Brad Bird's "Tomorrowland" is a big fun, hectic mess of a ride. What begins in an extremely promising manner suffers from a few key problems before almost redeeming itself with an almost too-overt call to action. In the hands of a less-accomplished director, "Tomorrowland" would qualify as a great summer blockbuster. But Bird has done better - the director behind "The Iron Giant", "The Incredibles" and “Mission Impossible: Ghost Protocol" should have been able to get around the few pesky problems and tell a completely flawless story. “Tomorrowland” should have been great.
It is difficult to discuss much of this sci-fi adventure in any detail without spoiling some things. I will do my best to keep the damage to a minimum.
Casey (Britt Robertson, "The Longest Ride" (playing younger here, I hope)), TV's "Under the Dome") is a smart, inquisitive teenager living in Florida with her dad (Tim McGraw), an aerospace engineer about to be unemployed as they are dismantling all of the NASA launch platforms, and her younger brother (Pierce Gagnon, TV's "Extant"). In an effort to prolong the inevitable, Casey visits the platform at night and conducts sabotage, trying to slow things down. One night, she is arrested. The next morning, when she is released, there is a strange pin among her belongings, a pin with a large T in the middle. When she touches it, she is transported to a field of wheat, Tomorrowland in the distance. She eventually learns Athena (Raffey Cassidy, Masterpiece's "Mr. Selfridge"), a recruiter for Tomorrowland, has given her the pin, a ticket, of sorts, to enter the new realm and to bring some outstanding ability - science, math, arts, philosophy - to the collective group trying to save the World. But they need Frank (George Clooney) to get back to the other side. Frank, once a promising new recruit himself, was banished from the land and now monitors the chaos engulfing the world - famine, extreme weather, violence, destruction. He is reluctant to help them until he sees a little spark of what Casey might be able to do. The trick will be to get Nix (Hugh Laurie), the man in charge of Tomorrowland, to see it as well.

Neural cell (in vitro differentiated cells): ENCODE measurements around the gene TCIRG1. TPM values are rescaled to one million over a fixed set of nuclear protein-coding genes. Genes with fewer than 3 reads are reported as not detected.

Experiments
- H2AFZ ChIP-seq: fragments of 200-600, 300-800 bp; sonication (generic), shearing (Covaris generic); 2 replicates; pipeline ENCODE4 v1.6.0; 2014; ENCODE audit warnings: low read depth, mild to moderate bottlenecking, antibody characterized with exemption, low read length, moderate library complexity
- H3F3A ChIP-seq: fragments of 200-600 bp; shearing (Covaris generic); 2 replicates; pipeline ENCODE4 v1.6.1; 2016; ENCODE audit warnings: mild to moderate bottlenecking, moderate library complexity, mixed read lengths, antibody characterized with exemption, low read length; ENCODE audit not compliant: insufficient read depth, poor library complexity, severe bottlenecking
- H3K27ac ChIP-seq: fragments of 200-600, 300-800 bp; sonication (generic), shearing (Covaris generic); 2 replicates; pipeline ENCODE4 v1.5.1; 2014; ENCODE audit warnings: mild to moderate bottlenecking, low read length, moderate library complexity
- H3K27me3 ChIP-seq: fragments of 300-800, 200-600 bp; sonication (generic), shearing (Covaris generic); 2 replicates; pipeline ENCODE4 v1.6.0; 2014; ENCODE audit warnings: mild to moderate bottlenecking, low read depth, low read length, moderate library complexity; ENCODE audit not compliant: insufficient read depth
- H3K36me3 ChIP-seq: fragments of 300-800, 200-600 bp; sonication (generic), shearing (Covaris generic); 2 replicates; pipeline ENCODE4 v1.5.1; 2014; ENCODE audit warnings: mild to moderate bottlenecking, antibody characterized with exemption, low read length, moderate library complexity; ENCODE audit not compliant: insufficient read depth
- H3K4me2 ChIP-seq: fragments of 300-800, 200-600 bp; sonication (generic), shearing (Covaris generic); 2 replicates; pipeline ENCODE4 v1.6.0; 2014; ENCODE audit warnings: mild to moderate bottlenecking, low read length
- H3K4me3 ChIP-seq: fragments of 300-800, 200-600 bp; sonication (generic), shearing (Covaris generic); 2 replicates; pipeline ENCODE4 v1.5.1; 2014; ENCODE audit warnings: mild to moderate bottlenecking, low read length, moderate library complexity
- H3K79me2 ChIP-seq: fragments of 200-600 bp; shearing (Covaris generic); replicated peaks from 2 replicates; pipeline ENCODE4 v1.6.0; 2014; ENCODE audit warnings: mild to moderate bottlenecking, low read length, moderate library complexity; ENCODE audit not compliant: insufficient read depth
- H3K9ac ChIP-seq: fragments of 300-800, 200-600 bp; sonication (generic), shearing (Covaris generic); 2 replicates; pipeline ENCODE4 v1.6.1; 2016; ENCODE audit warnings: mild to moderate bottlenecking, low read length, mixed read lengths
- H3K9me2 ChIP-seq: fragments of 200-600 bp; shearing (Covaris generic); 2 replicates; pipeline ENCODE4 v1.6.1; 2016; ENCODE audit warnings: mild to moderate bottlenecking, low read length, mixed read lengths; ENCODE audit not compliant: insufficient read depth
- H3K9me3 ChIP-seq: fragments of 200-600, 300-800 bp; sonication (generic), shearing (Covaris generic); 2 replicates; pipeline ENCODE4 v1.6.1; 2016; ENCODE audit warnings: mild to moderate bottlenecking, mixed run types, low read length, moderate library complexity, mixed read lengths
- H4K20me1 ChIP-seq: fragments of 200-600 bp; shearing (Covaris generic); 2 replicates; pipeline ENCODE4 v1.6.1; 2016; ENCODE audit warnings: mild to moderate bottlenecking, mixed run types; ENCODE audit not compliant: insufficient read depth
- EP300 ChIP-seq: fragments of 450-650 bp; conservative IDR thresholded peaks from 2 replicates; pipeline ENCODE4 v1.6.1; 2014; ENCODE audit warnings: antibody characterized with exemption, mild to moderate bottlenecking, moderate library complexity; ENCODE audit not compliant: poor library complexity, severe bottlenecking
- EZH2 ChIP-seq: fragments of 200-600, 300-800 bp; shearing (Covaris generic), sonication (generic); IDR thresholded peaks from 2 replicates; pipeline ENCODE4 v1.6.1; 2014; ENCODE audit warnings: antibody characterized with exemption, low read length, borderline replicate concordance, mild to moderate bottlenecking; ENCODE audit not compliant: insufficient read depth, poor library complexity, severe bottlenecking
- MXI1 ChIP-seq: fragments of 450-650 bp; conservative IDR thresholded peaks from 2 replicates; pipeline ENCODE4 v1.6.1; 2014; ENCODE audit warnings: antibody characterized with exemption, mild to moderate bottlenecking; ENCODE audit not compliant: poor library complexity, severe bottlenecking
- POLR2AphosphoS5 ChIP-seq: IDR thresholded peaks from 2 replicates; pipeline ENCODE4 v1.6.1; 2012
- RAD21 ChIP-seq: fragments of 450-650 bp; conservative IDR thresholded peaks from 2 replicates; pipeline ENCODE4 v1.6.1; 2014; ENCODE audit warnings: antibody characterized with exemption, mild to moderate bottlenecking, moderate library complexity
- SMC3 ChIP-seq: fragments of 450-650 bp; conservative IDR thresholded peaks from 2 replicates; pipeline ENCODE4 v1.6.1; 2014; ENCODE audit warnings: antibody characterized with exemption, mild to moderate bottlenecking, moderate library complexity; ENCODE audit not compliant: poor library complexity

There is a lot going on in "Tomorrowland", making it pretty complex and detailed for a summer blockbuster. This is a good thing, for most of the film, but it presents a problem late in the narrative.
It is interesting to watch Casey use her smarts to try to help her dad keep his job. This is a smart young girl, someone with vision and intelligence and a sense of adventure, all three of which will help her either change the world or get her into trouble. Initially, the combination seems to be destined to get her into trouble. She is caught, arrested and spends a few hours in jail until her dad arranges bail. But her dad is pissed off after she is released from jail, focusing on the negative aspects of that, not really listening to or interested in her discovery of Tomorrowland or about the pin.
Britt Robertson is an earnest young actress, pretty, but not remarkable. She is completely fine in this role, but she doesn't really make it more memorable with her presence. It is a shame, because in the television work she has done, she always stands out. Here, and based on the box office of "The Longest Ride", she doesn't seem to cut through, to make an impact. It seems like she is a high school star who fails to make an impression in the bigger college group.
Once she gets the pin, some quick internet searches lead her to go on a road trip. This gives Casey and Athena an opportunity to spend some quality time together. Athena is a recruiter for the group at Tomorrowland, searching for individuals with unique and exemplary skills. Athena sees something in Casey and gives her a pin. But sensing Casey is going to get into trouble, Athena takes a more hands-on approach in guiding Casey to the right spot.
Raffey Cassidy is an interesting young actress. Her performance comes off as just strange – I get that she is supposed to be slightly robotic and stiff, but she is also artificially cheery throughout, which doesn’t marry well with the robotic nature of her character.